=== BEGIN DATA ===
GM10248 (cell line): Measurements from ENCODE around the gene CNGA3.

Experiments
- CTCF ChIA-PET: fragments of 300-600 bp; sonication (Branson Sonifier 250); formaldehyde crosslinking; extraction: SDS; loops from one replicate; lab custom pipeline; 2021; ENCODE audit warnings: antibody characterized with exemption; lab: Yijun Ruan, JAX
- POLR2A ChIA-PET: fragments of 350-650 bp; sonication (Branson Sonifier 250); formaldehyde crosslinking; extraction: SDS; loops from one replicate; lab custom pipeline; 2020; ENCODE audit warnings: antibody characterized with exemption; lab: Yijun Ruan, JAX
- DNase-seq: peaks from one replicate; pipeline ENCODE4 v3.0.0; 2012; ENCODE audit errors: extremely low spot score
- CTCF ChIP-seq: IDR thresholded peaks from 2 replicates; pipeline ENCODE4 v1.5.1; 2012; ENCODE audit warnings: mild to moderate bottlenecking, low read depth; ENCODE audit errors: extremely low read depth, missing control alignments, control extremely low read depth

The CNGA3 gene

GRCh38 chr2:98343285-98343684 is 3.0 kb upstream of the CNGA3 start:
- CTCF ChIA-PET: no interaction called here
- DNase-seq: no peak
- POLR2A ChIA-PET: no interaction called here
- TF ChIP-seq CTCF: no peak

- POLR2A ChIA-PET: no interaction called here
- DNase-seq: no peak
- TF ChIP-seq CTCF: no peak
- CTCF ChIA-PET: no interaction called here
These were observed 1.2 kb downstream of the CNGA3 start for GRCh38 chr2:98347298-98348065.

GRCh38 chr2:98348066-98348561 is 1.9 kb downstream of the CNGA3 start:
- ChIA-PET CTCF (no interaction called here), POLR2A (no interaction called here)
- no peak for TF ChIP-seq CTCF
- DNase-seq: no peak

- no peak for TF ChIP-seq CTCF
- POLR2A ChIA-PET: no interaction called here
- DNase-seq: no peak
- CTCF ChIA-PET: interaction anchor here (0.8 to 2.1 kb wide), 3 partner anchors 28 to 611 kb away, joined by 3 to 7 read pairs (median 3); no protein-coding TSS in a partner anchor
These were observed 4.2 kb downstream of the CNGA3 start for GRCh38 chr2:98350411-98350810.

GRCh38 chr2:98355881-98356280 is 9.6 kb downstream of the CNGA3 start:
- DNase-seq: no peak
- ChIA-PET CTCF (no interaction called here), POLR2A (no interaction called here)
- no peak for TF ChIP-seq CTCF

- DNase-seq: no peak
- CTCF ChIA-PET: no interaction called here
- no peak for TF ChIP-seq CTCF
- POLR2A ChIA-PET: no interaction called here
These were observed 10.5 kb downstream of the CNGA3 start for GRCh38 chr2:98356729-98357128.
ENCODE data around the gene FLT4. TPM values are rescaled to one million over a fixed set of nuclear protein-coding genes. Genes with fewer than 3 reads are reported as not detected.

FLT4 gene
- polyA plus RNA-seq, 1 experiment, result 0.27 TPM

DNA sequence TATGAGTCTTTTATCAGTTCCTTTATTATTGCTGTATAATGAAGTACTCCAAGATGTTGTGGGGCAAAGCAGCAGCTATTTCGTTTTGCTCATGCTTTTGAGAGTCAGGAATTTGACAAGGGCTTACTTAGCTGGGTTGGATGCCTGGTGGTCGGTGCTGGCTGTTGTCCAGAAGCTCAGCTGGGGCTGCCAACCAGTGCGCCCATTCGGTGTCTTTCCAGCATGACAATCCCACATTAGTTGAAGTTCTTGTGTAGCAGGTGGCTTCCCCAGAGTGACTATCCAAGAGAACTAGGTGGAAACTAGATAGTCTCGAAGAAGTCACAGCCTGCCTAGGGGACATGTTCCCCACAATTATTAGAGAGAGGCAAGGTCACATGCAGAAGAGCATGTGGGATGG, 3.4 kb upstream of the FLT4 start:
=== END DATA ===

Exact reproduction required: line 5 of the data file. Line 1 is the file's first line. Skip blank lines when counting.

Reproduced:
- DNase-seq: peaks from one replicate; pipeline ENCODE4 v3.0.0; 2012; ENCODE audit errors: extremely low spot score